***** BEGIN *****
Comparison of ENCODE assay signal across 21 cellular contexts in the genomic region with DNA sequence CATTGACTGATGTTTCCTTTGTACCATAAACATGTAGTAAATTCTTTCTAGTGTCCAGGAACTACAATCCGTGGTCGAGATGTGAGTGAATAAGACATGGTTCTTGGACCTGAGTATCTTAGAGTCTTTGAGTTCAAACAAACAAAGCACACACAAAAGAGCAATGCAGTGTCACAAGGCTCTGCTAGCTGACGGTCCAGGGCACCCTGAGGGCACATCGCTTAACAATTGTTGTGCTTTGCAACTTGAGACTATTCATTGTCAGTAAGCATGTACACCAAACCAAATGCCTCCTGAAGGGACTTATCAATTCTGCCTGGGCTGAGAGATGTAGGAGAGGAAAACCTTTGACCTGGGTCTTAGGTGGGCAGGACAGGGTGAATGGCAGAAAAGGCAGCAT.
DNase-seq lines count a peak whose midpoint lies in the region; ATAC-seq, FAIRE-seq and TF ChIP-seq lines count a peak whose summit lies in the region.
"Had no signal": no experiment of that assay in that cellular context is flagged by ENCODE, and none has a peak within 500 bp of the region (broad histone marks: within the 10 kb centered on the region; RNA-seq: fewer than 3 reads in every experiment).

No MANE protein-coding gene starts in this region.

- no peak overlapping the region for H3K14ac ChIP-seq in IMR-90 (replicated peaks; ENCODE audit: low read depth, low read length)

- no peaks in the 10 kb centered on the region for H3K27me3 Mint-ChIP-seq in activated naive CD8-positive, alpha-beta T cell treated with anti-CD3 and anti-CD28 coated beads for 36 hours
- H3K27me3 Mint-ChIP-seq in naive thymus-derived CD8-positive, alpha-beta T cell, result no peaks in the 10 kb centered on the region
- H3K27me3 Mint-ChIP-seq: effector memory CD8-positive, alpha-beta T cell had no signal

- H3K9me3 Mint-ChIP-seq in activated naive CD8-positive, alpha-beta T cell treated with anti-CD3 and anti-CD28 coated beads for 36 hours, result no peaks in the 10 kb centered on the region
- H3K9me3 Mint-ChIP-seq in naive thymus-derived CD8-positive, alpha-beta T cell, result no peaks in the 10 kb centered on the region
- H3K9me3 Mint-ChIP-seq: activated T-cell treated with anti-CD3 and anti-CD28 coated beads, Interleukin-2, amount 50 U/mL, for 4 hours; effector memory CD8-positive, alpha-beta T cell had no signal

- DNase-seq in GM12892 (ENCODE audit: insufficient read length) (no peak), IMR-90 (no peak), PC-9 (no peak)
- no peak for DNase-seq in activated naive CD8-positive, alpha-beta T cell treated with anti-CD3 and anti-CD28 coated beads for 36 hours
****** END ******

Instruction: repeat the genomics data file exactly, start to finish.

Comparison of ENCODE assay signal across 21 cellular contexts in the genomic region with DNA sequence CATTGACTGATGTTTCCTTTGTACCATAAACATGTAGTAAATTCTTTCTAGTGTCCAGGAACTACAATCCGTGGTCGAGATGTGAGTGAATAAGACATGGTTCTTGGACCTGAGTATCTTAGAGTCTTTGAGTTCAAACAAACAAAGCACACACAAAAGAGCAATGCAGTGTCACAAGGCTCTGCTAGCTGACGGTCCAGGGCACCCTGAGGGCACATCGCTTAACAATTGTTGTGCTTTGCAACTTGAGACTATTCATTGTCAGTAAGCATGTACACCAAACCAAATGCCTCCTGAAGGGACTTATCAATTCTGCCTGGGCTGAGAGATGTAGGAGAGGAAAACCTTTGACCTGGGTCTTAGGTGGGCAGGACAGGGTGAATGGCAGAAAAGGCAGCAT.
DNase-seq lines count a peak whose midpoint lies in the region; ATAC-seq, FAIRE-seq and TF ChIP-seq lines count a peak whose summit lies in the region.
"Had no signal": no experiment of that assay in that cellular context is flagged by ENCODE, and none has a peak within 500 bp of the region (broad histone marks: within the 10 kb centered on the region; RNA-seq: fewer than 3 reads in every experiment).

No MANE protein-coding gene starts in this region.

- no peak overlapping the region for H3K14ac ChIP-seq in IMR-90 (replicated peaks; ENCODE audit: low read depth, low read length)

- no peaks in the 10 kb centered on the region for H3K27me3 Mint-ChIP-seq in activated naive CD8-positive, alpha-beta T cell treated with anti-CD3 and anti-CD28 coated beads for 36 hours
- H3K27me3 Mint-ChIP-seq in naive thymus-derived CD8-positive, alpha-beta T cell, result no peaks in the 10 kb centered on the region
- H3K27me3 Mint-ChIP-seq: effector memory CD8-positive, alpha-beta T cell had no signal

- H3K9me3 Mint-ChIP-seq in activated naive CD8-positive, alpha-beta T cell treated with anti-CD3 and anti-CD28 coated beads for 36 hours, result no peaks in the 10 kb centered on the region
- H3K9me3 Mint-ChIP-seq in naive thymus-derived CD8-positive, alpha-beta T cell, result no peaks in the 10 kb centered on the region
- H3K9me3 Mint-ChIP-seq: activated T-cell treated with anti-CD3 and anti-CD28 coated beads, Interleukin-2, amount 50 U/mL, for 4 hours; effector memory CD8-positive, alpha-beta T cell had no signal

- DNase-seq in GM12892 (ENCODE audit: insufficient read length) (no peak), IMR-90 (no peak), PC-9 (no peak)
- no peak for DNase-seq in activated naive CD8-positive, alpha-beta T cell treated with anti-CD3 and anti-CD28 coated beads for 36 hours